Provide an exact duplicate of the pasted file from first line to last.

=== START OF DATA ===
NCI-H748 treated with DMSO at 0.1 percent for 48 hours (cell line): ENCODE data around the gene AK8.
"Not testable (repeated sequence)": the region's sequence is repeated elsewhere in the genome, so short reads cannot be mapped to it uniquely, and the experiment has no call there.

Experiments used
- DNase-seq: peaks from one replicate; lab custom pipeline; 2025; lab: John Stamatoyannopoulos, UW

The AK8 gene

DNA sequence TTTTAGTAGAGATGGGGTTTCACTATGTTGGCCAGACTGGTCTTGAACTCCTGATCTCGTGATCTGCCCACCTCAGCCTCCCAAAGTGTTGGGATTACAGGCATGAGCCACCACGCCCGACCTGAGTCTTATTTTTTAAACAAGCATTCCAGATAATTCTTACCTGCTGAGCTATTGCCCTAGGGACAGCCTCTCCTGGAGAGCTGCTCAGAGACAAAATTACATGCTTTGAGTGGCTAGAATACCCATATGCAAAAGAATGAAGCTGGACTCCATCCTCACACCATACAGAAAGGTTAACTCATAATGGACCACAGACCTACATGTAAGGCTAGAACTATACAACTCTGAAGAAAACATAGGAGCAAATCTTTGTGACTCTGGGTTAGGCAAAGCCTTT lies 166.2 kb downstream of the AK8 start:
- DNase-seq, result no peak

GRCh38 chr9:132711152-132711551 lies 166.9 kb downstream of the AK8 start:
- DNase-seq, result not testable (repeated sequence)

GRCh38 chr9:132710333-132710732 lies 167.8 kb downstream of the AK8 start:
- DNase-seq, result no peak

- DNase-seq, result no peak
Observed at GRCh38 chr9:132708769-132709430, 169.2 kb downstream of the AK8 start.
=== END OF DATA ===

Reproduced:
NCI-H748 treated with DMSO at 0.1 percent for 48 hours (cell line): ENCODE data around the gene AK8.
"Not testable (repeated sequence)": the region's sequence is repeated elsewhere in the genome, so short reads cannot be mapped to it uniquely, and the experiment has no call there.

Experiments used
- DNase-seq: peaks from one replicate; lab custom pipeline; 2025; lab: John Stamatoyannopoulos, UW

The AK8 gene

DNA sequence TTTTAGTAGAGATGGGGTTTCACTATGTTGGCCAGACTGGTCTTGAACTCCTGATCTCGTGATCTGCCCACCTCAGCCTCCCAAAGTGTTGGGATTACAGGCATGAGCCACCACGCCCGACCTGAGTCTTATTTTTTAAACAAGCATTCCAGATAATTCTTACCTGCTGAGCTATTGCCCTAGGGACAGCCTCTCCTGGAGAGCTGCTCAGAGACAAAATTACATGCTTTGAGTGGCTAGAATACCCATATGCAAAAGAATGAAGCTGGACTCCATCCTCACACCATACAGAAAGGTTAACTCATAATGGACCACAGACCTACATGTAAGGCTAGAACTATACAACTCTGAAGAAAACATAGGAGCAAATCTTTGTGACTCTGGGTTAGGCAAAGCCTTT lies 166.2 kb downstream of the AK8 start:
- DNase-seq, result no peak

GRCh38 chr9:132711152-132711551 lies 166.9 kb downstream of the AK8 start:
- DNase-seq, result not testable (repeated sequence)

GRCh38 chr9:132710333-132710732 lies 167.8 kb downstream of the AK8 start:
- DNase-seq, result no peak

- DNase-seq, result no peak
Observed at GRCh38 chr9:132708769-132709430, 169.2 kb downstream of the AK8 start.